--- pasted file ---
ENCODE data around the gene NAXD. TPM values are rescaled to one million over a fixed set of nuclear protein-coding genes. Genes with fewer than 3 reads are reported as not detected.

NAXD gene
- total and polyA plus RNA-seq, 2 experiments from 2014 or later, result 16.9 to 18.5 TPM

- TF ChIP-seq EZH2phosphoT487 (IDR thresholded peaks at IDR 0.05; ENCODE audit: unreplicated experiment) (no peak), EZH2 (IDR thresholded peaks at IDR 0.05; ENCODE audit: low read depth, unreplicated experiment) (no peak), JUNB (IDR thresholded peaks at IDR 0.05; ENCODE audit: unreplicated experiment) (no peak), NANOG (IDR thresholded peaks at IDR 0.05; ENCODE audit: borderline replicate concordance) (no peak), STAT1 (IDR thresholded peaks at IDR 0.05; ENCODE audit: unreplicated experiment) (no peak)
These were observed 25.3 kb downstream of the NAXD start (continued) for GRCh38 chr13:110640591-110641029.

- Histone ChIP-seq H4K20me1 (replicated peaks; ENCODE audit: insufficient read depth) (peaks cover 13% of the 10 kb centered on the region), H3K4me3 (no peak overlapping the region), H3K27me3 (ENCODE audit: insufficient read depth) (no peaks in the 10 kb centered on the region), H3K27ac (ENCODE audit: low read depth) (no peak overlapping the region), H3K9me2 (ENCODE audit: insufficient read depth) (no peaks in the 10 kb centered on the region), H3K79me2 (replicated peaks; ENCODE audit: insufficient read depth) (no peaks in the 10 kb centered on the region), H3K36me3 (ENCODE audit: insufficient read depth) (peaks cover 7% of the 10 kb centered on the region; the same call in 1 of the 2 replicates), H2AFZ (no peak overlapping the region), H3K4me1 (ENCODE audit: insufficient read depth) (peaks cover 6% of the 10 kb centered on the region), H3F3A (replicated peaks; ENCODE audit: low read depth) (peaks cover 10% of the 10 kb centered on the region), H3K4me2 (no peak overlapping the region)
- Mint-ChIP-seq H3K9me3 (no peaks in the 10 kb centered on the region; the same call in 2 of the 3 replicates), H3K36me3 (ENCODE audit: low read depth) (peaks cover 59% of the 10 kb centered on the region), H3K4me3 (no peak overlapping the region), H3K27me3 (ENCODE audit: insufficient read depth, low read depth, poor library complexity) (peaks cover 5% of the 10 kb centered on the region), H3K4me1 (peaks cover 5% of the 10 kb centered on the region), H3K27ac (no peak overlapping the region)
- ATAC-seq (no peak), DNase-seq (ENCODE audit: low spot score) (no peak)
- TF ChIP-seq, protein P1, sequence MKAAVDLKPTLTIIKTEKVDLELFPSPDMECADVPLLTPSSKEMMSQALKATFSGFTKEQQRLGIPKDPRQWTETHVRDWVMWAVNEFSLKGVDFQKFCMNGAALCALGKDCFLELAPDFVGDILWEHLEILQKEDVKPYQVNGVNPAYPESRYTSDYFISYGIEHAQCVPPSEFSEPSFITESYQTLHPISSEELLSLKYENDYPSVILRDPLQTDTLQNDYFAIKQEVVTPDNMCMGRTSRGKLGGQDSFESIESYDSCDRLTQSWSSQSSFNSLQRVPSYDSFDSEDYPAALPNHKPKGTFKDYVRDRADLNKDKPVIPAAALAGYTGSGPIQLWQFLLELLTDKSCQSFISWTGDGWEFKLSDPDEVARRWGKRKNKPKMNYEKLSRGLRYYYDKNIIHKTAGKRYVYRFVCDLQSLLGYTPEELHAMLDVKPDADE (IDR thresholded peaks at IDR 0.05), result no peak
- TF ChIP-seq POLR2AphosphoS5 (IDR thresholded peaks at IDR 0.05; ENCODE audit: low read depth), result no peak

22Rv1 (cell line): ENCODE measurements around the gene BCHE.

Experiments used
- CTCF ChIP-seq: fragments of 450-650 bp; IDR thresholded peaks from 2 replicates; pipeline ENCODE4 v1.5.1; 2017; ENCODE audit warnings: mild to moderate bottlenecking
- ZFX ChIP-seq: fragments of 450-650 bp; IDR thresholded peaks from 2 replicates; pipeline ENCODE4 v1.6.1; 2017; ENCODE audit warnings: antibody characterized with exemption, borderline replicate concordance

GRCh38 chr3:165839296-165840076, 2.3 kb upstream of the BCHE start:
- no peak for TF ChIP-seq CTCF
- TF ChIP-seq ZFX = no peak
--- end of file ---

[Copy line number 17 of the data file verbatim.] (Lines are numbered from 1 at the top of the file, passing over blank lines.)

- TF ChIP-seq ZFX = no peak